Today we are going to dip our tarot toes into three things that stump beginning readers: reversals, court cards and patterns. This is a gentle investigation to whet your appetite and start your tarot brain whirling and by no means a complete or deep thesis on these subjects. Read on, my friends.
I’ve got very good news for you if you are not a fan of reversals: they are optional, not mandatory. Not every reader works with them and I have had many fine readings from tarotists who don’t use them. Ultimately the choice is going to be up to you.
That being said, I use them because I feel they add subtle nuances to a tarot reading. (Also the yogi in me is quite fond of inversions – you get a completely different view when you are upside down!) When you start adding reversals to your readings, suddenly you have 78 new ways of looking at those cards.
That may feel overwhelming at first, but with practice, reversals become easier. I do recommend that you spend some time practicing with them to see if they are your cup of tea. Once you get comfy with reversals, you might find that they add depth to your readings.
There are a few methods that I use:
1. Simply reverse the meaning of the card. Ex: Devil is bondage – reversed Devil is liberation from bondage.
2. Reversals could indicate an internalizing of the lesson of the card. Ex: 5 of Swords reversed could mean a need to understand where you are being dishonest with others or yourself. A majority of reversals points out the need to do some inner work – or being in a reflective period rather than a time of action.
3. Reversals can also indicate things being in flux/delays or blockages. Ex: Empress reversed could be creative blocks.
*Recommended reading: The Complete Book of Tarot Reversals (Special Topics in Tarot Series) by Mary Greer. This is THE authoritative text on the subject.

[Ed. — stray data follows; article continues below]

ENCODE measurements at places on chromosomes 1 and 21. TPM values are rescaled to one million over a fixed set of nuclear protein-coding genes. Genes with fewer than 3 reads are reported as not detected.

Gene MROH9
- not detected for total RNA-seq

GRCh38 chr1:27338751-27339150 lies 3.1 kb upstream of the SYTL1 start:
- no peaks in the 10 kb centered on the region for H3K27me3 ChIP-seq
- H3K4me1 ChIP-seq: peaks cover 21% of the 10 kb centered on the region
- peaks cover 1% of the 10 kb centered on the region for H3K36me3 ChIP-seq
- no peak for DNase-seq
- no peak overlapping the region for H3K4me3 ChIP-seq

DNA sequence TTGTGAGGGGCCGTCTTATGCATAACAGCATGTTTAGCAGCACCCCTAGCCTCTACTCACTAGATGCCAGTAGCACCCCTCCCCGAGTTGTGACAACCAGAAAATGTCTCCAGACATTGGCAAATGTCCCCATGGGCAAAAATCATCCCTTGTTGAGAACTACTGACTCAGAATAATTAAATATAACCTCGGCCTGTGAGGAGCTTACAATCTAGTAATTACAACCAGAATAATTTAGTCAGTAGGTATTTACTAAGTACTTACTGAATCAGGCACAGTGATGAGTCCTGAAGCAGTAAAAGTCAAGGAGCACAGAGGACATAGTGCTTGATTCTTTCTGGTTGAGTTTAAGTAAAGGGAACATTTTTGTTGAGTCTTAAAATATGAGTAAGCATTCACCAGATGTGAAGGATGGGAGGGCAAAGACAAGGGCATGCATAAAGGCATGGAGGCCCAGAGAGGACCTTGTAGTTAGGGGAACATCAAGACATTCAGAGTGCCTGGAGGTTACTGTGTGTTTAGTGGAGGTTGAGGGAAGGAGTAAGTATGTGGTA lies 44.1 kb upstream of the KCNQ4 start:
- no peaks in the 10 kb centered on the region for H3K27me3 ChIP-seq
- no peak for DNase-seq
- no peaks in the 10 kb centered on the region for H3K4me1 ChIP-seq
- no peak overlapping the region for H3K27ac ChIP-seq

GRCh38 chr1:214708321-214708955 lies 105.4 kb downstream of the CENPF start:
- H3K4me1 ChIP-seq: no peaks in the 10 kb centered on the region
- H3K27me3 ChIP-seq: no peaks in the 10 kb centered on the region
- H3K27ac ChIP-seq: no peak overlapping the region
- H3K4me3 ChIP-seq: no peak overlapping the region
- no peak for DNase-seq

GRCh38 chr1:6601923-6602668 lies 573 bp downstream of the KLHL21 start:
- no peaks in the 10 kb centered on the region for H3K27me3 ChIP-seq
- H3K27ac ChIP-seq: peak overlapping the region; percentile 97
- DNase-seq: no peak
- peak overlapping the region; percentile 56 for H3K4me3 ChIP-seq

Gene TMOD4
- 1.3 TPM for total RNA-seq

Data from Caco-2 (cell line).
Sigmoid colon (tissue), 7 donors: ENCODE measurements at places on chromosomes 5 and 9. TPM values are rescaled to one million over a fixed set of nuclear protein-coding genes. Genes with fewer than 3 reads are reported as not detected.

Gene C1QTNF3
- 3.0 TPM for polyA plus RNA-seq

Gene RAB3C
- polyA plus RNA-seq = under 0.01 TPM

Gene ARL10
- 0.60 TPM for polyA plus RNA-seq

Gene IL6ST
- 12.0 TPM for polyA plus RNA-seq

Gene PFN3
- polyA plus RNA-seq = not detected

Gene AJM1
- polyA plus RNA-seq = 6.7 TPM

Court cards are often problematic for readers of all levels. They can represent people, different facets of your personality, energy that you need for a situation or other things such as messages.
- Page – a student; a message; news
- Knight – young male; higher education; action
- Queen – a woman; nurturing
- King – a man; mastery
Let’s start by looking at them as people:
If we break down them by elements and physical descriptions we get:
- Cups: Water (Cancer, Scorpio, Pisces), fair haired and blue eyed, emotional, sensitive
- Wands: Fire (Aries, Leo, Sagittarius), auburn hair, green or brown eyes, fiery, motivated
- Swords: Air (Gemini, Libra, Aquarius), light or grey hair, blue eyes, intellectual, logical
- Pentacles: Earth (Taurus, Virgo, Capricorn), dark hair and eyes, dependable, practical
Using that method the Page of Cups might be a fair haired and sensitive child; Knight of Wands a passionate auburn young male; Queen of Swords a mature and intellectual woman and the King of Pentacles a dark haired male who is responsible. (Those are simplistic but you get the drift.)
A good exercise to get more familiar with the Courts as personas is to connect them with people you know or public figures. This can help you get an image in mind that you can call on when you get stuck.
Queen of Pentacles is a dark haired, practical and earthy woman. She’s someone who is down to earth and successful, maybe even wealthy. Oprah Winfrey would be a perfect archetype.
Knight of Cups is a fair haired, sensitive male. One who is in touch with his emotional side. How about Ryan Gosling?